Her Majesty’s Prisons, Dodds, St Philip.
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Most of the inmates at HMP Dodds are familiar with the steel bars and concrete walls at the St Philip prison.
And the high level of repeat offenders has one criminologist questioning whether the prison system is working.
A recent study by the Criminal Justice Research and Planning Unit (CJRPU) has revealed that more than half of the prisoners interviewed had been previously incarcerated.
In the study, which was carried out six months ago, 438 of the prison’s 900-plus inmates were questioned. Of that number, 236 admitted that they had been imprisoned for offences other than the ones for which they were serving time.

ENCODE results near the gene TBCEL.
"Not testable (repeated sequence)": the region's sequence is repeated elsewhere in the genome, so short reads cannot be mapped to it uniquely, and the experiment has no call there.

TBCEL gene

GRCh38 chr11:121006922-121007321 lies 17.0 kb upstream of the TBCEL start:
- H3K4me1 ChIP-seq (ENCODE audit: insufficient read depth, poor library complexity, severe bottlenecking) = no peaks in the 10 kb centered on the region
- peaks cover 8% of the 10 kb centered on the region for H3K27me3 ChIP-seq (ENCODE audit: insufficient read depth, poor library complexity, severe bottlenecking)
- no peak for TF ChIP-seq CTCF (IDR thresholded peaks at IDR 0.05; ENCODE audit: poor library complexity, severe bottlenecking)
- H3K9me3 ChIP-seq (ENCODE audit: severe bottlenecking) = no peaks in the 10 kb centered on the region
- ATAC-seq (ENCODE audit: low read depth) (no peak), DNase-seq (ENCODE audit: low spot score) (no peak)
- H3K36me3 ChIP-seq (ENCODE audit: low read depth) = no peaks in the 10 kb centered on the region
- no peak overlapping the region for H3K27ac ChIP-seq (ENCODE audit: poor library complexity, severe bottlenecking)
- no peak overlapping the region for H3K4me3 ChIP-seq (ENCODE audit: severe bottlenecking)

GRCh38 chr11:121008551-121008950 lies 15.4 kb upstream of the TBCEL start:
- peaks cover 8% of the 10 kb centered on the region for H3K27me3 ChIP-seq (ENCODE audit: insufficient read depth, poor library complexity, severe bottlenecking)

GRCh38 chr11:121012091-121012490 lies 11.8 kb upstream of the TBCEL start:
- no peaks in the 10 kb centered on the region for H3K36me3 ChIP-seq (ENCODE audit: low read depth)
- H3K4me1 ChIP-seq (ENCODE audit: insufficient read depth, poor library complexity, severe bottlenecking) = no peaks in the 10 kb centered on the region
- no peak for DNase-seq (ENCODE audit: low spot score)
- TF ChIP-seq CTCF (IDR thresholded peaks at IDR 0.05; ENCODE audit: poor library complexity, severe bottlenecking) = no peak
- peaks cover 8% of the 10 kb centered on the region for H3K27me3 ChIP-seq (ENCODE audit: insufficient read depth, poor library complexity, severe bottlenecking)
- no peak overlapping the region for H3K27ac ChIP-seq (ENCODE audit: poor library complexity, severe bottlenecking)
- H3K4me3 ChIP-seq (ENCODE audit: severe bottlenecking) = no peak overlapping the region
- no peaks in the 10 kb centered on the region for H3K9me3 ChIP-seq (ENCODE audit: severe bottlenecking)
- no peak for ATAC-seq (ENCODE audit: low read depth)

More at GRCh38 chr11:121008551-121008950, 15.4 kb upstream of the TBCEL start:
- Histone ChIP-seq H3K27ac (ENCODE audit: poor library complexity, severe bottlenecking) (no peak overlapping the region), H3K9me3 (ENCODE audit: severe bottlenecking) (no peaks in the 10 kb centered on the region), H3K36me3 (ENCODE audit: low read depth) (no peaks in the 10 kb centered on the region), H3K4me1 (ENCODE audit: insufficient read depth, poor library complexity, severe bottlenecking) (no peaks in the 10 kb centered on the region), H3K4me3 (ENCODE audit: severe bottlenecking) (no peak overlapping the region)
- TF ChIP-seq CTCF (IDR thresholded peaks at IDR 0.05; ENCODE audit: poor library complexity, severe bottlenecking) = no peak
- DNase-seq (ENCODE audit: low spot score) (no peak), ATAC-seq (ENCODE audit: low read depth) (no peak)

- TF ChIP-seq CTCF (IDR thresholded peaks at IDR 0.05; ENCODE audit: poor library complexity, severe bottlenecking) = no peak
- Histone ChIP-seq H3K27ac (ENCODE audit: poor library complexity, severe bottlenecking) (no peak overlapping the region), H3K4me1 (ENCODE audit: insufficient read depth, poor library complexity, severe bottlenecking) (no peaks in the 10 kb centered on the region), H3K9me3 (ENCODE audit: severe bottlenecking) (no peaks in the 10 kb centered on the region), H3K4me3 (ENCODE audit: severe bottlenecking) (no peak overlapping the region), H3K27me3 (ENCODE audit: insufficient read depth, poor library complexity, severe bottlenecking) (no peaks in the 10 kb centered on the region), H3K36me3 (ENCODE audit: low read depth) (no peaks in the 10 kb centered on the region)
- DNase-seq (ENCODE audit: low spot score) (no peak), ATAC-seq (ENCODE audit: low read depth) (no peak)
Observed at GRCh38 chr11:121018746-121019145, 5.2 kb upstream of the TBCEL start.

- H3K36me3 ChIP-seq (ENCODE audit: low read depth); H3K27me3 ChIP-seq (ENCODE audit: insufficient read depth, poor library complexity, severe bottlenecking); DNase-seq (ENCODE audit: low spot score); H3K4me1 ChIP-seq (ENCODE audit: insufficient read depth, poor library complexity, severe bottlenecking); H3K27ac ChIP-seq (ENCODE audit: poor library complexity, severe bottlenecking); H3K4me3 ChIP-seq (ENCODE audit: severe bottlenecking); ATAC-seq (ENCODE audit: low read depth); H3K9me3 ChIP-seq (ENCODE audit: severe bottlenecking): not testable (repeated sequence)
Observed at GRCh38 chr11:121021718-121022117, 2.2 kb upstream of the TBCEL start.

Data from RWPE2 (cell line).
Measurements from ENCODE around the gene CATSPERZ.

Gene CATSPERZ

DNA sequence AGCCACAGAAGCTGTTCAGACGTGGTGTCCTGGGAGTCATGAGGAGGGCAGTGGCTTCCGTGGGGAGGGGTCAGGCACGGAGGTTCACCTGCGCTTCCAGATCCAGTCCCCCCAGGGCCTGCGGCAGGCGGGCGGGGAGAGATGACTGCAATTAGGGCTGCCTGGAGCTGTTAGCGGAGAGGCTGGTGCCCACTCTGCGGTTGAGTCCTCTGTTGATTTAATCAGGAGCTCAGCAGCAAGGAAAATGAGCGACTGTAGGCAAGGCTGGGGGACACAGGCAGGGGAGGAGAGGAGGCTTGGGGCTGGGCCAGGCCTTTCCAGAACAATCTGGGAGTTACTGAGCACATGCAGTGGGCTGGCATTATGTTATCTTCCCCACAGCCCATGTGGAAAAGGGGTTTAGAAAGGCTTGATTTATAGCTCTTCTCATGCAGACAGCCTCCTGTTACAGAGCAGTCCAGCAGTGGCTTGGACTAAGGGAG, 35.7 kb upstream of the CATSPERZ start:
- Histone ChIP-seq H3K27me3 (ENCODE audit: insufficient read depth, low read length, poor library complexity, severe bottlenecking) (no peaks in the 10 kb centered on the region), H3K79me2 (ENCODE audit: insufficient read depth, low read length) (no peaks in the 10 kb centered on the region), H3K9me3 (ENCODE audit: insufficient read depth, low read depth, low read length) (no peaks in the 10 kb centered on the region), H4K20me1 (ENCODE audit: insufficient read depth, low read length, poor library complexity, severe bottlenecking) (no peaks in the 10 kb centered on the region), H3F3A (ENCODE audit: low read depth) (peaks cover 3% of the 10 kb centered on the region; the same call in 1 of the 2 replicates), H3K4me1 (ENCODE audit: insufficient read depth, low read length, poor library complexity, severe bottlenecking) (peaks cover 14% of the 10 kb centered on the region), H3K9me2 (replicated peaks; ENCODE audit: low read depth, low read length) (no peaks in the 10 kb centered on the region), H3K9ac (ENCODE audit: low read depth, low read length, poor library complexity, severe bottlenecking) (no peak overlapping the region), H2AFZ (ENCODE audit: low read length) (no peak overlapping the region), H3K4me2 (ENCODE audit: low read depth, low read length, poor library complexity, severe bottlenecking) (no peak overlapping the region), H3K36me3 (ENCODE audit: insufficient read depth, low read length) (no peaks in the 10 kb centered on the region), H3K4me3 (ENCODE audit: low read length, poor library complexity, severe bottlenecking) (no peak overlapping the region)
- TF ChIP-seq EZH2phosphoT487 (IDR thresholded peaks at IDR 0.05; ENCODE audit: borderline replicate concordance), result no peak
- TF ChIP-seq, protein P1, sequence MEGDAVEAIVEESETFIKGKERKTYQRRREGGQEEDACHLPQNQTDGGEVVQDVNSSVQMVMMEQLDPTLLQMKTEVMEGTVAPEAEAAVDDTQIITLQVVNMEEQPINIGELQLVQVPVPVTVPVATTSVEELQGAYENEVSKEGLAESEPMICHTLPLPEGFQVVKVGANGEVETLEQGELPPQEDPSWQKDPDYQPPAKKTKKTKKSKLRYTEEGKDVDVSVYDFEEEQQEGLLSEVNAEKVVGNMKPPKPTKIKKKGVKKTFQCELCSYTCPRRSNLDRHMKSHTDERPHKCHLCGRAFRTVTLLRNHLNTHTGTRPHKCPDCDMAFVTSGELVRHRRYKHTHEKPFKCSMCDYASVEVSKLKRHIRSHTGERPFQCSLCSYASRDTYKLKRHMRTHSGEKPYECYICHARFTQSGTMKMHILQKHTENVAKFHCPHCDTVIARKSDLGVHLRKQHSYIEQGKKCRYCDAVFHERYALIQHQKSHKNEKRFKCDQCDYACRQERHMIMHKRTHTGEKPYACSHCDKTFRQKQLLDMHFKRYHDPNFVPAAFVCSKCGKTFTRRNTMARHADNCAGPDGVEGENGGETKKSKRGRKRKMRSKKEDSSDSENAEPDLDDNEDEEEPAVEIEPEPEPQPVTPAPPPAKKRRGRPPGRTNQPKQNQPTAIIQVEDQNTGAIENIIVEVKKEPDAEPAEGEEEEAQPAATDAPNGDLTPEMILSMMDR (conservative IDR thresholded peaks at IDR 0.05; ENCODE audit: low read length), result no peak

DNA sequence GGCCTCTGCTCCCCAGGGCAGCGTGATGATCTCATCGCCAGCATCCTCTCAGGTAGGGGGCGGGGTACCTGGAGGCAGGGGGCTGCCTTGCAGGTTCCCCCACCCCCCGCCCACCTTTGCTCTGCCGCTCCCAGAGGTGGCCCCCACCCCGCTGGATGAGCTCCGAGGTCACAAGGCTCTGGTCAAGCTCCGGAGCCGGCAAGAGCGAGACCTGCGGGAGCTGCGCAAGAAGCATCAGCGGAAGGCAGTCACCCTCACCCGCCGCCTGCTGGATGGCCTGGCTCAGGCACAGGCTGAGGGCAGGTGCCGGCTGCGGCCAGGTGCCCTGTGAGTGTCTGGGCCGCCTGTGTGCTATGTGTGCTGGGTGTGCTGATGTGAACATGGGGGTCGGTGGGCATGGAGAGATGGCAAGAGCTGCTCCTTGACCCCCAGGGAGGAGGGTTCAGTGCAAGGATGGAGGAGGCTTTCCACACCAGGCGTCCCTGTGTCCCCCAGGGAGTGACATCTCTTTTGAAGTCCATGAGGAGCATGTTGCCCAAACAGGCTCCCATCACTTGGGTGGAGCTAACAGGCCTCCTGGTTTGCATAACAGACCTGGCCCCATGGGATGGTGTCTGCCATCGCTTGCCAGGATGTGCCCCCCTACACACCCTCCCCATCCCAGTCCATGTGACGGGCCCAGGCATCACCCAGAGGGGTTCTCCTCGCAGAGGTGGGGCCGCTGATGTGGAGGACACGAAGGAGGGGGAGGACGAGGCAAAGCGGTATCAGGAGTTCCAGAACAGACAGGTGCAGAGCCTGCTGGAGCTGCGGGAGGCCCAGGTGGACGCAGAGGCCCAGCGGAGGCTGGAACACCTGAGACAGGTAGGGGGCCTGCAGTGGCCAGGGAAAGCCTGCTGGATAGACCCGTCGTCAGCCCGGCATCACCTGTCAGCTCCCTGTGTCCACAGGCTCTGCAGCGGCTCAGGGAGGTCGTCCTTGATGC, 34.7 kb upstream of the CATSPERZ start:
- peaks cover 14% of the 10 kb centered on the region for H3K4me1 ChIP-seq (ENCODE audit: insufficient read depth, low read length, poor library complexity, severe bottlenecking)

Shockingly, 37 per cent or 162 inmates disclosed that they were on bail prior to being arrested for that offence.
These statistics were revealed by senior research officer at the unit, Kim Ramsay, during yesterday’s final day of the National Consultation on Violence at the Gymnasium of the Garfield Sobers Sports Complex.
In presenting A Profile of HMP Dodds Prison, Ramsay said what was also extremely worrisome was the fact that just under 70 per cent of the prisoners interviewed were between the ages of 20 and 40; 43 per cent were aged 20 to 30, and 23 per cent of young male prisoners were under the age of 18 when they recorded their first conviction.
Ramsay said another interesting statistic was that 70 per cent of inmates interviewed had only been educated as far as secondary school, with 63 per cent either dropping out or being expelled from secondary school.
She added that most of the women incarcerated were non-Barbadians, mostly Jamaicans and Guyanese.
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